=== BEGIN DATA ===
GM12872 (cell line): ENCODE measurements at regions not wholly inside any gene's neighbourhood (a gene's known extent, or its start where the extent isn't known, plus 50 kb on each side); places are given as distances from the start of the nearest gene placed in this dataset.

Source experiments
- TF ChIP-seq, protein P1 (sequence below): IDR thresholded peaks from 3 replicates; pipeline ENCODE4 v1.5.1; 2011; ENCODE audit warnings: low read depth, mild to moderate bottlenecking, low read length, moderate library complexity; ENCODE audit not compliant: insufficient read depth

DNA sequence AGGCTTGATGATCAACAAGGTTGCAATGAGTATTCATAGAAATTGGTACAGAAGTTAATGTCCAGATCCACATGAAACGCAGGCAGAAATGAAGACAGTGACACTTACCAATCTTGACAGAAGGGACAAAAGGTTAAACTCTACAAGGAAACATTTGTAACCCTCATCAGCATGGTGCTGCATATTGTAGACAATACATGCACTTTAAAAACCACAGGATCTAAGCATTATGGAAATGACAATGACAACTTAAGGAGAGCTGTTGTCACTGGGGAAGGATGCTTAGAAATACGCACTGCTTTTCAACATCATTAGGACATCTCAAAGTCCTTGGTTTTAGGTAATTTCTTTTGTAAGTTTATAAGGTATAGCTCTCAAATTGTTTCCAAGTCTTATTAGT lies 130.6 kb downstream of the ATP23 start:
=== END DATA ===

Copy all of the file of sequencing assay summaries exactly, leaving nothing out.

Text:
GM12872 (cell line): ENCODE measurements at regions not wholly inside any gene's neighbourhood (a gene's known extent, or its start where the extent isn't known, plus 50 kb on each side); places are given as distances from the start of the nearest gene placed in this dataset.

Source experiments
- TF ChIP-seq, protein P1 (sequence below): IDR thresholded peaks from 3 replicates; pipeline ENCODE4 v1.5.1; 2011; ENCODE audit warnings: low read depth, mild to moderate bottlenecking, low read length, moderate library complexity; ENCODE audit not compliant: insufficient read depth

DNA sequence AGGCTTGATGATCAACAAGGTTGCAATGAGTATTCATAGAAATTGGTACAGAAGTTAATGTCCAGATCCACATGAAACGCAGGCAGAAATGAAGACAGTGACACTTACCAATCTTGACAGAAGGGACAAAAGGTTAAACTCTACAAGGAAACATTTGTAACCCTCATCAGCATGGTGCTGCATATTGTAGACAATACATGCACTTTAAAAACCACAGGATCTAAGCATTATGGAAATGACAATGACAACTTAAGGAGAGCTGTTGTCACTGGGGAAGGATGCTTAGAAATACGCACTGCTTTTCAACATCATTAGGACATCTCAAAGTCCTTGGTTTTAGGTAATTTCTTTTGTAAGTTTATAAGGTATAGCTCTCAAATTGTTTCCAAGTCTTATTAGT lies 130.6 kb downstream of the ATP23 start: